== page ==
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PRIMARY KEYS WITHOUT PROBLEMS

The “Unique key violation” message means that the attempt of repeated usage of primary key value has occurred whereas such key must be unique for each record in the table. There are many causes of it, form a usage of the APPEND BLANK command up to non-coordination of the program code, because different developers can create their own applications for same database. In last case the calls of the primary key generating functions is hided in many segments of the program code. This circumstance will really lead to mistakes on changing of the key generating rules. It is a “causa mortis” to find all this panes and synchronize them.

The more reliable way is a usage of the call of the key generating function as default value of the key field. However when several such functions are written and debugged the wish for holding of the one only function appears. Such function could generate the keys for all tables in all projects. Many developers do it creating functions, which take table aliases, field names and other values as parameters.

This approach works well on a few amount of tables and projects. However when database development is putted on a conveyor then it is necessary to have a function, which can generate primary key for any table without additional directions from something else.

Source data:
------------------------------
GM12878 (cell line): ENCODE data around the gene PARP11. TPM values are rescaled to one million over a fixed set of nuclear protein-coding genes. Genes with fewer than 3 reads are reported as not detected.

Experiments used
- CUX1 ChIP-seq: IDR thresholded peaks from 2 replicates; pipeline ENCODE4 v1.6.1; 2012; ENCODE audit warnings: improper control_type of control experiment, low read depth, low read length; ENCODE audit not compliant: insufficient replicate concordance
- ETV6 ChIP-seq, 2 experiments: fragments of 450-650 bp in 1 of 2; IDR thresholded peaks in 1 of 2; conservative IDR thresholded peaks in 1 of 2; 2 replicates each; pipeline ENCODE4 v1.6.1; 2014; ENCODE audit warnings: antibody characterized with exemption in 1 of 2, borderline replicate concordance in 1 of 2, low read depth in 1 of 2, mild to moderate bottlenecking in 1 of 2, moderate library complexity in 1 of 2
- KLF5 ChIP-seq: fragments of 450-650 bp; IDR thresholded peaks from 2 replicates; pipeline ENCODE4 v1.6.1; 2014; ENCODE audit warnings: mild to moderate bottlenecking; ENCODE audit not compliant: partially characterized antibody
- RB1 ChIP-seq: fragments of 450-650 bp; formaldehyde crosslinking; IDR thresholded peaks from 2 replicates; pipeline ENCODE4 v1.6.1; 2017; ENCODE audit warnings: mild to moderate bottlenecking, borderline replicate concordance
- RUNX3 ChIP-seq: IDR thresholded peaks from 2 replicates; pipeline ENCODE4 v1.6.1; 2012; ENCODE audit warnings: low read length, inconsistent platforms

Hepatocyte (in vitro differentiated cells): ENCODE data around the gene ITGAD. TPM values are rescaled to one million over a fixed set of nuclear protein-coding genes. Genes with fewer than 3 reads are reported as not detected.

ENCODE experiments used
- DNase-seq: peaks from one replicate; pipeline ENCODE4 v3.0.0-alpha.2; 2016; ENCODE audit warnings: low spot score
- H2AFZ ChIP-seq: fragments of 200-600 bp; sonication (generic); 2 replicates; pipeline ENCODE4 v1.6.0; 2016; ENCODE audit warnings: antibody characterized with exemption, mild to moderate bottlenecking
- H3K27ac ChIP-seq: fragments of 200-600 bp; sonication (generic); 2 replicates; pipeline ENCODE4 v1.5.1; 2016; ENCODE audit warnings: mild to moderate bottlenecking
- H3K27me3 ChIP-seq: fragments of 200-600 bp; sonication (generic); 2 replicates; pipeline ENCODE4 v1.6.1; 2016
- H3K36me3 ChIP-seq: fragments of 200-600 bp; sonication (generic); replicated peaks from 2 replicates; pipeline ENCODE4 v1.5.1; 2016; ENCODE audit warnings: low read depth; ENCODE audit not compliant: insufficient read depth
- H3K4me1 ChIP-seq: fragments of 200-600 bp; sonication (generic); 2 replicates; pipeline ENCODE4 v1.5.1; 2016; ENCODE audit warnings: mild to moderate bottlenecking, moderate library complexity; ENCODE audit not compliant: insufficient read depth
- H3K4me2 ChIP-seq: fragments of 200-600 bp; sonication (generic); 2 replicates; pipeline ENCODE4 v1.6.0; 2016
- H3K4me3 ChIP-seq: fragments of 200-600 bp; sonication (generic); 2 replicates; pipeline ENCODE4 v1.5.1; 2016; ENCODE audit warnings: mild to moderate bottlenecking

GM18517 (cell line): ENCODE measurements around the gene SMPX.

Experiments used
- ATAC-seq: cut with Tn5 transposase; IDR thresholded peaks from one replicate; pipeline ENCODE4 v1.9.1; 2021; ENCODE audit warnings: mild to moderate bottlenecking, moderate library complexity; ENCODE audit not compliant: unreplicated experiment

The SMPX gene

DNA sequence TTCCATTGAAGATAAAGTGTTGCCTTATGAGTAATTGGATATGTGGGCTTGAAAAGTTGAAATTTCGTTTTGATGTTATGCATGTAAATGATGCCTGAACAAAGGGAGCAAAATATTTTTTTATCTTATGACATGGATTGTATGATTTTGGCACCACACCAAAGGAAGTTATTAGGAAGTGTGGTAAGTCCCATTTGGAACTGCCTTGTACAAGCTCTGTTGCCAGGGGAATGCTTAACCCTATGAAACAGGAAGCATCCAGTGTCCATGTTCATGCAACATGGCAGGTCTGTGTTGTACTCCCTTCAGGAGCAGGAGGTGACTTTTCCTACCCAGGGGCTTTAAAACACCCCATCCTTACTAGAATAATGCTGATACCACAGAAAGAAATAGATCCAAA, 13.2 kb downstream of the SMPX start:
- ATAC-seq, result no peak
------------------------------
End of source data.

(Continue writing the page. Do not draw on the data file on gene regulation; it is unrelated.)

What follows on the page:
The side what wind blows from


The first thing, what is needed to do beginning a research in this way, is to determine the source of the next value of the primary key. It is possible to get key value directly from table taking the incremented key value of the last record of the table when it ordered by key field. I call this method “Source Method”.

Early I widely used this method. It duly serves me and this article isn’t first my article on this subject. There was else one, The easy way to form a primary key. I listened a series of censorious remarks at Universal Thread about capacity for work of such technology. In contrast to “Source Method” Craig Berntson points to his technology of the primary key generation that he describes in the “KB006: Primary Keys” article, http://www.craigbernston.com/Articles/kb006.htm. Its main idea is an existence of special table, something like a dictionary, which store last used values of primary keys. I’ve called this approach “Dictionary Method”.

Source or Dictionary?
Every one of these methods has own advantages and disadvantages. It is impossible to unambiguously say what is better.

“Source Method” provides new key value analyzing the key values really existing in the table. Got value will be correct for any table even somebody replace the table with it backup copy. However this method brings problems, which are linked with updateable views usage. In this case it has to add a record directly into the table and then to requery the view. Otherwise there is a chance of situation when different processes will get the same key value.